The Border Patrol supervisor running the facility likened it to a cruise ship — a small self-contained city floating on the desert. With hot showers, on-site laundry and scores of private booths where migrants can videoconference with attorneys, asylum officers and immigration judges, the facility’s operating costs exceed more than $1 million per day.

Border Patrol officials said the facility allows them to manage detainees using far fewer agents. They can reserve the more austere, jail-like detention cells at Border Patrol stations for migrants considered security risks. Family groups, unaccompanied minors and others deemed lower risk can be held at the tent complex, where contractors perform administrative and custodial tasks that have long grated on agents.

Rep. Tony Gonzales (R-Tex.), a border-district lawmaker who criticized the new facility’s price tag after a recent tour, said 100,000 illegal crossings a month still add up to more than a million annually, near historic highs. Asylum seekers who are released into the United States while their claims are pending rarely end up deported, even though the majority of their cases are rejected in U.S. immigration court, he said.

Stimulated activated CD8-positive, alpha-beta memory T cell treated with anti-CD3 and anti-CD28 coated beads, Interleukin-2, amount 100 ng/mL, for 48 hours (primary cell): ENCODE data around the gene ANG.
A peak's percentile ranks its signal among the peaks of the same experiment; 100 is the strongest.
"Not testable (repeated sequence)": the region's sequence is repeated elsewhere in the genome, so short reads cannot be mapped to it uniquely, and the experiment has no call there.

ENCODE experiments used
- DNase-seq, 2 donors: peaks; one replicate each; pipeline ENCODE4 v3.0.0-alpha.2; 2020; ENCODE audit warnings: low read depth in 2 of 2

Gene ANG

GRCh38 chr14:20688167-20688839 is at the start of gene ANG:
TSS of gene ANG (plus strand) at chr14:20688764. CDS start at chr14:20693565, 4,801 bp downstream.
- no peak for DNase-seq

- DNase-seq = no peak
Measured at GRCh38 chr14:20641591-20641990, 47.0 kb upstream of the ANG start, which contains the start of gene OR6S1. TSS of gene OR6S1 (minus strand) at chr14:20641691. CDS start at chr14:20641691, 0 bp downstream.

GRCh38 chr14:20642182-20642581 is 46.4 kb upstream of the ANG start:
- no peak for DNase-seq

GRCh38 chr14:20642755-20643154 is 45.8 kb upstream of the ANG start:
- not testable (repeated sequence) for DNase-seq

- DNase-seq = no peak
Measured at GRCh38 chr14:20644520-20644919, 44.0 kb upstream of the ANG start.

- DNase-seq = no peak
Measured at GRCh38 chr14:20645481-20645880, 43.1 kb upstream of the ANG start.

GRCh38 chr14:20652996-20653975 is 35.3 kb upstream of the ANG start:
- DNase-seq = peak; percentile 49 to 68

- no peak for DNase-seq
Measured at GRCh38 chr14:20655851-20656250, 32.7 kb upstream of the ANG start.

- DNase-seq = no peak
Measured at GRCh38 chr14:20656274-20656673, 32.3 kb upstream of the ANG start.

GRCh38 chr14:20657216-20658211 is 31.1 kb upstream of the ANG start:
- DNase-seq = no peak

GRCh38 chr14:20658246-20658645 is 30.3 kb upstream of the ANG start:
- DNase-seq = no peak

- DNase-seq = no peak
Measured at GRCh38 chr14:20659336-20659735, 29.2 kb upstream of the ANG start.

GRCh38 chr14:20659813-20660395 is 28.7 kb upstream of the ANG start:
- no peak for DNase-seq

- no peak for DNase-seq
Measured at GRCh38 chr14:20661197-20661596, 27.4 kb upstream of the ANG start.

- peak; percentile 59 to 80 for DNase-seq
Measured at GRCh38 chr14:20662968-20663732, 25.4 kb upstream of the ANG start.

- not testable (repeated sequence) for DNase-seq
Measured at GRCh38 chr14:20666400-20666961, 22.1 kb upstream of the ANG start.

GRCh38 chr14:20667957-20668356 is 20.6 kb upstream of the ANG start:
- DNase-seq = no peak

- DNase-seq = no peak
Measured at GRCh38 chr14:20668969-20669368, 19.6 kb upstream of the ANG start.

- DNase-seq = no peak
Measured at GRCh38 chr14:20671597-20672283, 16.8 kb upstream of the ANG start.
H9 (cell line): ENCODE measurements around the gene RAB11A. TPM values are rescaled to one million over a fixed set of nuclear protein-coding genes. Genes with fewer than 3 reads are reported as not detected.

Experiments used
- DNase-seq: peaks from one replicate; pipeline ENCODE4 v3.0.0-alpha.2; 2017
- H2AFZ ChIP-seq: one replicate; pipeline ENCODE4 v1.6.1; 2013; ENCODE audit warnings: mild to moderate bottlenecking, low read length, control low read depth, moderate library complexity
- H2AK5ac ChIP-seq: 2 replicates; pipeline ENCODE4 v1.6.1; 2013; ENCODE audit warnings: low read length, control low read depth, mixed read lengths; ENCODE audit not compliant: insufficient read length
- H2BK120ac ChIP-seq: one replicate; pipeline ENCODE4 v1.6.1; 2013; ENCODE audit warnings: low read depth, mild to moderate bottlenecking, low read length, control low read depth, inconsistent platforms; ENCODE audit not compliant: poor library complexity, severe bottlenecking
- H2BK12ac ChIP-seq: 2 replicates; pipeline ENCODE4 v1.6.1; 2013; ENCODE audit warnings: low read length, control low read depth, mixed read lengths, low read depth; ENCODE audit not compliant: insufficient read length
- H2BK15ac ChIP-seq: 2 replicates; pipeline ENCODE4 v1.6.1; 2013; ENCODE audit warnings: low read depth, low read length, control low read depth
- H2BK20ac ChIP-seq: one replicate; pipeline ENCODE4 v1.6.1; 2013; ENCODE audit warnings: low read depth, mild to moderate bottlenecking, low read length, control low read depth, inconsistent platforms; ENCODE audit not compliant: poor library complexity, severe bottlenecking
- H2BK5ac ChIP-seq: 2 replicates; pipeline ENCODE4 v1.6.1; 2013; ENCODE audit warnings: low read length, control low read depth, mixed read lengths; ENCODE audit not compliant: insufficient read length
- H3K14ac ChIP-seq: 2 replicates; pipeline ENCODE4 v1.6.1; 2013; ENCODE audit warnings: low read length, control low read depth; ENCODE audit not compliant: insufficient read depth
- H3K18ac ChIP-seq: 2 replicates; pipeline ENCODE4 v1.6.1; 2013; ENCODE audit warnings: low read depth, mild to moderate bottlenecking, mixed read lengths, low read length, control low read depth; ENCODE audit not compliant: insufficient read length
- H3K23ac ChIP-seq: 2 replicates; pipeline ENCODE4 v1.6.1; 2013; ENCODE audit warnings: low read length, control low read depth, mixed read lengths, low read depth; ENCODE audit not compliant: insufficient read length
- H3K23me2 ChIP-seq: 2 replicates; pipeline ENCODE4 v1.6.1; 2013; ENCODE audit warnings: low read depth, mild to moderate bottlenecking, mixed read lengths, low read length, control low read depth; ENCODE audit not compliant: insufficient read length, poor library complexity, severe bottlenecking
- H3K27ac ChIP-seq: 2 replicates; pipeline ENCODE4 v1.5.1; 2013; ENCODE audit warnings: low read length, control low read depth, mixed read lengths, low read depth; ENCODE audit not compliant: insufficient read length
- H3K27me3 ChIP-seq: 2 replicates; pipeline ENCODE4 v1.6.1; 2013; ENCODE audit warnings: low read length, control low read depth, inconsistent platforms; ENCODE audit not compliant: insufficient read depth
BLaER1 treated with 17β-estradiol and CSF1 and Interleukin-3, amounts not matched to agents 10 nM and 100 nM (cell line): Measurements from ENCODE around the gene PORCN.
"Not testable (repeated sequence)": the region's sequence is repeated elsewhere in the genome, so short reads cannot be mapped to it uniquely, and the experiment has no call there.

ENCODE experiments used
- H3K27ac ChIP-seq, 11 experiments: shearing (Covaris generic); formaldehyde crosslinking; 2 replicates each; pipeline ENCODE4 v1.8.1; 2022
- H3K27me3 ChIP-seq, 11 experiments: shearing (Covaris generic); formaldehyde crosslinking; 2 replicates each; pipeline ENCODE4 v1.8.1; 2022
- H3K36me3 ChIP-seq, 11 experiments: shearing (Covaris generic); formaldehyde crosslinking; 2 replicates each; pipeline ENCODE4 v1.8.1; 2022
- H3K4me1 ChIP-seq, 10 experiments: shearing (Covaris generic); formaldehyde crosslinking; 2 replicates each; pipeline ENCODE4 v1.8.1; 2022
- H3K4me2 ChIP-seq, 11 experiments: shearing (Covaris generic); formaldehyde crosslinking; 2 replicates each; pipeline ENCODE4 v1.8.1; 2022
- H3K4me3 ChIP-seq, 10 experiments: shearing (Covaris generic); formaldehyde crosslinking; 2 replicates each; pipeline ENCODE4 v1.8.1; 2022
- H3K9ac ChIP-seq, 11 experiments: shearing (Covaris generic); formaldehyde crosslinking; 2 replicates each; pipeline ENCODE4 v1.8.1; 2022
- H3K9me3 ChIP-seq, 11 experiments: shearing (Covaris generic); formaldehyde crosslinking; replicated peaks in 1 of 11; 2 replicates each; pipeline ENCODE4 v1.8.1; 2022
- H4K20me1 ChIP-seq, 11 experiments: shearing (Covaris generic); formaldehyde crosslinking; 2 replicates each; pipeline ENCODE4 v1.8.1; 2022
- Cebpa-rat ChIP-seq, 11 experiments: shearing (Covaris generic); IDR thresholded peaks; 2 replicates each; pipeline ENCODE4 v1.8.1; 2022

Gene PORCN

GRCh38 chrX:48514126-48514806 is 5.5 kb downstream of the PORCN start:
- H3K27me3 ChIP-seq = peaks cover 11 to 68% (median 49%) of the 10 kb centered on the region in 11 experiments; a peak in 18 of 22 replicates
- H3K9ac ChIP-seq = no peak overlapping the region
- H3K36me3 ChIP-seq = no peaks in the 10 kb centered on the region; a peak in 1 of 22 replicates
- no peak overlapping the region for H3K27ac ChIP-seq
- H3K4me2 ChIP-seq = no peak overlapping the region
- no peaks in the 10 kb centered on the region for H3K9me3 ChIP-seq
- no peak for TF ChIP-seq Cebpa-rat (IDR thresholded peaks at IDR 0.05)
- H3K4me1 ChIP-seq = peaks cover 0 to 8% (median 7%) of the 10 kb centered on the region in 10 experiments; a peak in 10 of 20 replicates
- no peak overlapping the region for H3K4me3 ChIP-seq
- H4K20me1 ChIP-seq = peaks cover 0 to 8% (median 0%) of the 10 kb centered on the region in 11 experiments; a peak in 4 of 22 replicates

“If this is what the administration thinks is a win, they’re on the complete wrong path,” Gonzales said.

He said he is concerned that the arrival of tens of thousands of migrants through CBP One has effectively “streamlined and normalized illegal immigration.”

“So they won’t be deported, but they’ll be living in the shadows all their lives,” Gonzales said. “It’s wrong to funnel them down a dead end.”

Under CBP policy, 72 hours is the maximum amount of time migrants should remain in the agency’s custody before they are released or transferred to another agency such as Immigration and Customs Enforcement for longer-term detention. The three-day window is generally too short to resolve asylum seekers’ claims of persecution in their home countries.

The Biden administration appears to be using the new tent complex to hold detainees longer, allowing more time for the government to apply the new asylum restrictions and deport those who disregard the CBP One route.

Border Patrol officials providing a tour of the facility did not allow interviews with detainees. But one man lining up for a shower said he’d been there 18 days.

Olorunnipa reported from Washington.